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When blame hits history

    Journey to Nowhere
    By Eva Figes
    Granta, £14.99

    Who, ultimately, was to blame for the Holocaust? This que-stion is not as simplistic as it sounds. The Jews of Russia, of Poland, of Czechoslovakia, Hungary, France and so on were certainly not to blame for their fate. But what of the Jews of Germany? Those ultra-patriotic, conceited, self-delusional Weimar Jews, religious and secular, who believed that, if only they shouted their mantra — Unser Deutschland (our Germany) — loudly enough, the Nazis would take heed, and spare them. Upon these Jews, secular and religious, some of the blame must be laid.

    Their sin was the sin of omission. It was not what they did, but what they failed to do. Once the Nuremberg Laws of 1935 had been promulgated, stripping them of their German citizenship, they should have left Germany for any country that would take them — including Palestine.

    Instead, proclaiming that they were still as German as they were Jewish (if not more so), far too many of these self-deluding Jews stayed on, hoping that something would turn up. In 1938-39 many were lucky to escape by the skin of their teeth.



    Eva Figes in London, 1972

    The novelist Eva Figes (née Ungar) came from one such family. The Ungars lived a comfortable life in a plush Berlin apartment. They were secular Jews who ignored the Jewish festivals but enthusiastically celebrated Christmas in true German fashion. They had servants, and it is the story of one of these, their lonely Jewish housemaid Edith, that Eva Figes claims she wishes to tell.

    That is her claim, but the truth is that she has used Edith’s sad biography simply as a peg on which to hang a rant about Israel and the USA.

    Unceremoniously and inexplicably abandoned in Berlin when the Ungars managed to buy their way to Jewish North-West London, Edith survived the war and was eventually persuaded to emigrate to Palestine/Israel.

    It was clearly not a happy experience for her; traumatised, and unsuited to kibbutz life, she made her way to England, and obtained employment with the Ungars once more, but left after apparently irreconcilable differences with Figes’s mother.

    Figes blames Israel, and its principal sponsor, the USA, for Edith’s fate. If only President Truman had permitted Jews liberated from Nazism to settle in the USA, all would have been well. The Jews are not a people, a nation with a right to a nation-state; it was Harry S Truman who forced them into this mould. And so on and so on.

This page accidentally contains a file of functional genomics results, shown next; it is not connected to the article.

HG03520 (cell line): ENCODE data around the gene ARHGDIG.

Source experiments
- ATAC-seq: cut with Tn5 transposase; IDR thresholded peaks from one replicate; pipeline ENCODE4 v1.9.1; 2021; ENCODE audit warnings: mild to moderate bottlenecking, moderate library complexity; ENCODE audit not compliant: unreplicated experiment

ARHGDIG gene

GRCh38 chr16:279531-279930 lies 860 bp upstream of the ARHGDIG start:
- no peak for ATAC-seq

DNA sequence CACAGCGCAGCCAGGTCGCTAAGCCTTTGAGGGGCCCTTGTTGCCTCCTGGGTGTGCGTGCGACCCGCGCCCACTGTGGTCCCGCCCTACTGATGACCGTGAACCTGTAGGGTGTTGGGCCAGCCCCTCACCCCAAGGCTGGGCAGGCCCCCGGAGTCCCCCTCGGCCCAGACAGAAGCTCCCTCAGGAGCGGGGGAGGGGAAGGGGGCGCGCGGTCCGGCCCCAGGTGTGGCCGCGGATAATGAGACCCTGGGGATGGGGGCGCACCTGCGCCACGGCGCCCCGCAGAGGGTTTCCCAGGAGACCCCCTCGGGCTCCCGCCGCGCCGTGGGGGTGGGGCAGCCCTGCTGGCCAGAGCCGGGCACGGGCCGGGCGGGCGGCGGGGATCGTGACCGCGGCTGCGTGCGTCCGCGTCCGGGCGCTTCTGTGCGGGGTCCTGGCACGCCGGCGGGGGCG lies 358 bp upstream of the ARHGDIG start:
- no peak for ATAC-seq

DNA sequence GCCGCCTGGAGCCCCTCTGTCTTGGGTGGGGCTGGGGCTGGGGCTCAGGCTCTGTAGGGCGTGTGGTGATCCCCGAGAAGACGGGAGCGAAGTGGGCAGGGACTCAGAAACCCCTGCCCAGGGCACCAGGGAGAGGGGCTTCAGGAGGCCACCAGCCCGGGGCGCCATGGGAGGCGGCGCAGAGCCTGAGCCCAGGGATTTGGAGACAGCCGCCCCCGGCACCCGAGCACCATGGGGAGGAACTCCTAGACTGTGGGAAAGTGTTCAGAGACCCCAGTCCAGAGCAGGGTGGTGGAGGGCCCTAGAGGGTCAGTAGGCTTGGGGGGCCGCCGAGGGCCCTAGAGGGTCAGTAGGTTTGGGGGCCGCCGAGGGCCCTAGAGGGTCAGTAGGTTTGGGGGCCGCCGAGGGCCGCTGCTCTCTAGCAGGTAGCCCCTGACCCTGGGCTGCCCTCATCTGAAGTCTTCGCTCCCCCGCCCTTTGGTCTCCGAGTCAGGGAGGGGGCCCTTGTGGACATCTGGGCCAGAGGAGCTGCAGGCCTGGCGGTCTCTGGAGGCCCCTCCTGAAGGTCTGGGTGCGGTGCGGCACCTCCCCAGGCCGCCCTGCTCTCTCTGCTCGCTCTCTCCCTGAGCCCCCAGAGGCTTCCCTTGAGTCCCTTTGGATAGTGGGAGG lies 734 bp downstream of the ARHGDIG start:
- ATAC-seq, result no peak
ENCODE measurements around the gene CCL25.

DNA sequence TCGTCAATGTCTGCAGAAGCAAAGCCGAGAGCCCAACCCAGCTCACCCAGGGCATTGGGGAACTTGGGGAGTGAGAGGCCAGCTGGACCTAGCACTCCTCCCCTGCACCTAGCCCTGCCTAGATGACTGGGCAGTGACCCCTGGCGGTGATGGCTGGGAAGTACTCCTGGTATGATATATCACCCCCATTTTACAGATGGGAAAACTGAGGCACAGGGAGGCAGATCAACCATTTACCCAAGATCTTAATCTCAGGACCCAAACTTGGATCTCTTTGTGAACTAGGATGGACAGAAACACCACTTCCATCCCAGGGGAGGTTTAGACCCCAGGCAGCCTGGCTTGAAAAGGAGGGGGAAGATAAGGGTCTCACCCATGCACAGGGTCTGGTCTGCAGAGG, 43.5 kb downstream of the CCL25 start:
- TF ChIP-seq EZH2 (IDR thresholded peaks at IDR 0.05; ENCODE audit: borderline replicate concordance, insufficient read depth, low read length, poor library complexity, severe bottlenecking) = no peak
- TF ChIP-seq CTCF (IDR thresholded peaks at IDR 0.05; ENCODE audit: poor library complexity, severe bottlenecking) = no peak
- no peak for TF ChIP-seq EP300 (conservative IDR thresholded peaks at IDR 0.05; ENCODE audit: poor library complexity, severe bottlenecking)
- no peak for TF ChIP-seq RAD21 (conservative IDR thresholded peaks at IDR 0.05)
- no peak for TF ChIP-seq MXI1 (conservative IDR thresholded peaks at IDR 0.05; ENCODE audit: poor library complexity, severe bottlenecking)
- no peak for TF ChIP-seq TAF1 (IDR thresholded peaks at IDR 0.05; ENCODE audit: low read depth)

Figes’s understanding of history is suspect. For instance, she is wrong to allege that “Israel would not have admitted” secular Jews had it not been for American pressure. The Holocaust did not create Israel; it merely offered a further, irrefutable justification for its rebirth.



    Jerusalem: City of Longing
    By Simon Goldhill
    Harvard University Press, £18.95

    I turned with relief from Eva Figes’s guilt-ridden apologia to Simon Goldhill’s pleasing archaeological history of Israel’s capital city. Jerusalem: City of Longing is a meticulously researched study of how the city came to be built and rebuilt by successive faith communities and conquerors. It is both a monograph and a guide-book: the maps are uncluttered, the photographs breathtaking.

    Not the least virtue of Professor Goldhill’s volume is its remarkably balanced account of the Mandate, and of how Jerusalem came to be divided, and then reunited once more. Religiously, Jerusalem is a multi-layered settlement. But its foundations are unmistakably Jewish — and its over-arching character is becoming Jewish once more. The book is, in short, the perfect antidote to the sort of propaganda we must, I fear, continue to expect from Jews of the self-deprecating variety.

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